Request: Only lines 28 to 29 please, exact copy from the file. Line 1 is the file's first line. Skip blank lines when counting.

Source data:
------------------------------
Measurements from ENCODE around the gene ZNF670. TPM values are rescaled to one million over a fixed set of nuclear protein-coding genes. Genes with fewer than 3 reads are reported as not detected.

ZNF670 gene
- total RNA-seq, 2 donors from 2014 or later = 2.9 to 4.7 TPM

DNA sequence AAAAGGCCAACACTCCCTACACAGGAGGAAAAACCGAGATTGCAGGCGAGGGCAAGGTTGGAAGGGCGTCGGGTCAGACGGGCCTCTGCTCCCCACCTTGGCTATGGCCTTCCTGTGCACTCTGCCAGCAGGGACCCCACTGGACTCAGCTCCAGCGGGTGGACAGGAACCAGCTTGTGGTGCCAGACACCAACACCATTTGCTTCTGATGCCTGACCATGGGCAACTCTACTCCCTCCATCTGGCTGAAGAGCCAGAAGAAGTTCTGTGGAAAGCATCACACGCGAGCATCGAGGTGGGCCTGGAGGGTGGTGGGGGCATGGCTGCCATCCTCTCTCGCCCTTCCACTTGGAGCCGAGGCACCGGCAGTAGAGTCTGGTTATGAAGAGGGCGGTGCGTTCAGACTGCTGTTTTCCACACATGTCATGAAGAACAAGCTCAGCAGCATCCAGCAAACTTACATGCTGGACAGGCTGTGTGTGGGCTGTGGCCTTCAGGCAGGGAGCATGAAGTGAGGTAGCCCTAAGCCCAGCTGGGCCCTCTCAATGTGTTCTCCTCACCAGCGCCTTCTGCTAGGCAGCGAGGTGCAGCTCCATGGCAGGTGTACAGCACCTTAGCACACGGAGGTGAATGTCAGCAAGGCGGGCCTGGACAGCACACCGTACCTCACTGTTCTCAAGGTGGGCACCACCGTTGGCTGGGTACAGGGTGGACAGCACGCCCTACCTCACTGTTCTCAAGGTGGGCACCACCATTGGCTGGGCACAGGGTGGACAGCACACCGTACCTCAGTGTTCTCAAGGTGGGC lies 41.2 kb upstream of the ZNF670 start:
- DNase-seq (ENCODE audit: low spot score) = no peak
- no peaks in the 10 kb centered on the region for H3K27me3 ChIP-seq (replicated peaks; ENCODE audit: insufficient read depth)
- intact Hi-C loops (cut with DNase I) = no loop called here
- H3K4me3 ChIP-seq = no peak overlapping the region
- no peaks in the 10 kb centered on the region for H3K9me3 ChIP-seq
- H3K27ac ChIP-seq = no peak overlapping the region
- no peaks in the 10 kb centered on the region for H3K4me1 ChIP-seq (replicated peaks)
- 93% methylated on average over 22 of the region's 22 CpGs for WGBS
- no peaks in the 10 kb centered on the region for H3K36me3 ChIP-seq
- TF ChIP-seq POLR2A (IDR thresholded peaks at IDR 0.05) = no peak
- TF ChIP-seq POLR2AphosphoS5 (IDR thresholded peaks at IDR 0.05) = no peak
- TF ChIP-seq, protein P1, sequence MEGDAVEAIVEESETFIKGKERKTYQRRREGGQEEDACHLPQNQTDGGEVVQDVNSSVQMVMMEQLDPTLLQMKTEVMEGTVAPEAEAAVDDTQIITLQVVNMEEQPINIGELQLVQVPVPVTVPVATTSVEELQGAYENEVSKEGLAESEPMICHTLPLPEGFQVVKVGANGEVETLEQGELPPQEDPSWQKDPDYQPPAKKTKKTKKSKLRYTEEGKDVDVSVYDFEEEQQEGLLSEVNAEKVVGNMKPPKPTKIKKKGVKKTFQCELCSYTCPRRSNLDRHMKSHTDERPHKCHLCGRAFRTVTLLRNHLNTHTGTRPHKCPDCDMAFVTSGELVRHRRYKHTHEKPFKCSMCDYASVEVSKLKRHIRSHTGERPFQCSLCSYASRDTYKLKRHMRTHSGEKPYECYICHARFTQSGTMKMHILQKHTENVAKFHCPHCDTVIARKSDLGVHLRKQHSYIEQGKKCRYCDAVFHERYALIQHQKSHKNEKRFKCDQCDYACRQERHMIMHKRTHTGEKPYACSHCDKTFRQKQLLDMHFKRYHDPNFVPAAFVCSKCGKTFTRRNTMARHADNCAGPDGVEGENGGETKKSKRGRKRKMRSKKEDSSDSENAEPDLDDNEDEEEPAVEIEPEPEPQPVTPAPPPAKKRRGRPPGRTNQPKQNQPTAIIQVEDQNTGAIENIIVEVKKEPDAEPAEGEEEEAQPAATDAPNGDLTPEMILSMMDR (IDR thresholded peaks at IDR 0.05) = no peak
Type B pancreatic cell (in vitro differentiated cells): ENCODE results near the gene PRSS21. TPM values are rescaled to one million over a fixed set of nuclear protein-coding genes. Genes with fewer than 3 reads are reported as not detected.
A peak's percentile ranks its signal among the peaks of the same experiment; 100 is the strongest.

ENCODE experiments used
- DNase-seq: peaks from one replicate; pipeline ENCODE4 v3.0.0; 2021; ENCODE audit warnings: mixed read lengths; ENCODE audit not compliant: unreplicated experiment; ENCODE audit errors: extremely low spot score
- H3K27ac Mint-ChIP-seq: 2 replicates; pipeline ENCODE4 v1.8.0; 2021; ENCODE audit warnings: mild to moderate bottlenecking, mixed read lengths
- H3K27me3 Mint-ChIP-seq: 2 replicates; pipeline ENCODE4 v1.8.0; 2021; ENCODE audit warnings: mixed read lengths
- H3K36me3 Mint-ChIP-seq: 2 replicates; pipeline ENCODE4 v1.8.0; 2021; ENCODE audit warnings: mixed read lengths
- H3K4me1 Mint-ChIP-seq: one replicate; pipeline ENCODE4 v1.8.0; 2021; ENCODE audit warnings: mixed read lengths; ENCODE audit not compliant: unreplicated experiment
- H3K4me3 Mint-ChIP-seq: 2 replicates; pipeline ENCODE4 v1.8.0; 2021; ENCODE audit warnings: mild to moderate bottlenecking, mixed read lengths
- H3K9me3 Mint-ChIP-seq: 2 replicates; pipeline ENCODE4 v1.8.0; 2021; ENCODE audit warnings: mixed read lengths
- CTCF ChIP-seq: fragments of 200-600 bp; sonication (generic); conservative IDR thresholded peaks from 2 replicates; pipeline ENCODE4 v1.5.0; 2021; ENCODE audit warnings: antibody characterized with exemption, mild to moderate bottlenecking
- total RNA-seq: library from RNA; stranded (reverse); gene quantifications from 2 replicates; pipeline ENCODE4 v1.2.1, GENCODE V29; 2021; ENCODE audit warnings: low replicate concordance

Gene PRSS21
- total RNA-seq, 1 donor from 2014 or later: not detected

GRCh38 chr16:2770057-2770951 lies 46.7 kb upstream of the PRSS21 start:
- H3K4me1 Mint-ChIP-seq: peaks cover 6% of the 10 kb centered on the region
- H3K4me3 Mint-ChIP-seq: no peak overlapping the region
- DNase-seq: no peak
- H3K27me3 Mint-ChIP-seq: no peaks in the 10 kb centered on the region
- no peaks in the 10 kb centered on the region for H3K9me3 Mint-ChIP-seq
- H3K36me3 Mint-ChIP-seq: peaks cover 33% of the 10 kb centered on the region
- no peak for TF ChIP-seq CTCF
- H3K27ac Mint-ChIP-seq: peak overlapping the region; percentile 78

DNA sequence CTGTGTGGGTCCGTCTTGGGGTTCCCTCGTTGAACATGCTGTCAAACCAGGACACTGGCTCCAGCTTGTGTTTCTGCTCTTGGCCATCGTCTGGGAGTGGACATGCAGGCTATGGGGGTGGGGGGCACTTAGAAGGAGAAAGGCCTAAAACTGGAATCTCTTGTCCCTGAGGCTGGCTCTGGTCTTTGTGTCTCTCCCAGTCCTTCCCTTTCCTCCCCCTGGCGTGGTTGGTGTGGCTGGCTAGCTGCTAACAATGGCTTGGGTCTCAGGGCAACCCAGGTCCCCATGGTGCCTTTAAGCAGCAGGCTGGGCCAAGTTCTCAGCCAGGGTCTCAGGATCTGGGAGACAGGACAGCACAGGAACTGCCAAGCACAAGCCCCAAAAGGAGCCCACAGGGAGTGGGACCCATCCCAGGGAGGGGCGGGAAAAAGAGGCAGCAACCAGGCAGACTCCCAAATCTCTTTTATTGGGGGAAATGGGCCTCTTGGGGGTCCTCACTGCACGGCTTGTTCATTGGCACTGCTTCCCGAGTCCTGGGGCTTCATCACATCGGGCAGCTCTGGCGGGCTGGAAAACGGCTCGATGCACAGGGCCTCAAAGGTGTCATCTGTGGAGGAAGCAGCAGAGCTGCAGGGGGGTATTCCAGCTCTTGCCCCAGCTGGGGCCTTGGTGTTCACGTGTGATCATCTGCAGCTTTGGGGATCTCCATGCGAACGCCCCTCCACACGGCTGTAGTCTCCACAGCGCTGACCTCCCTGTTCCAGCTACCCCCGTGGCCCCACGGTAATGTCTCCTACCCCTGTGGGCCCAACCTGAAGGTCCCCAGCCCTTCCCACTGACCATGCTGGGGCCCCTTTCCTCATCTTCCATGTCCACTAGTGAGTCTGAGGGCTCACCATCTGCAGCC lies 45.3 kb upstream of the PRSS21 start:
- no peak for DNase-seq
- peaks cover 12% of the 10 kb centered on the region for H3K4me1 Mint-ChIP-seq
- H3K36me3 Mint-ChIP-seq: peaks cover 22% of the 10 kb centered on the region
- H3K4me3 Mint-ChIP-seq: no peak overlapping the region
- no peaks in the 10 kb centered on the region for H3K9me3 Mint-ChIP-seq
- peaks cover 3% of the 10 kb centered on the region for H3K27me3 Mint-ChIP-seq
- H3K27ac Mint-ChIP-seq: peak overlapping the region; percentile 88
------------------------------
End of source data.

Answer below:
- total RNA-seq: library from RNA; stranded (reverse); gene quantifications from 2 replicates; pipeline ENCODE4 v1.2.1, GENCODE V29; 2021; ENCODE audit warnings: low replicate concordance

Gene PRSS21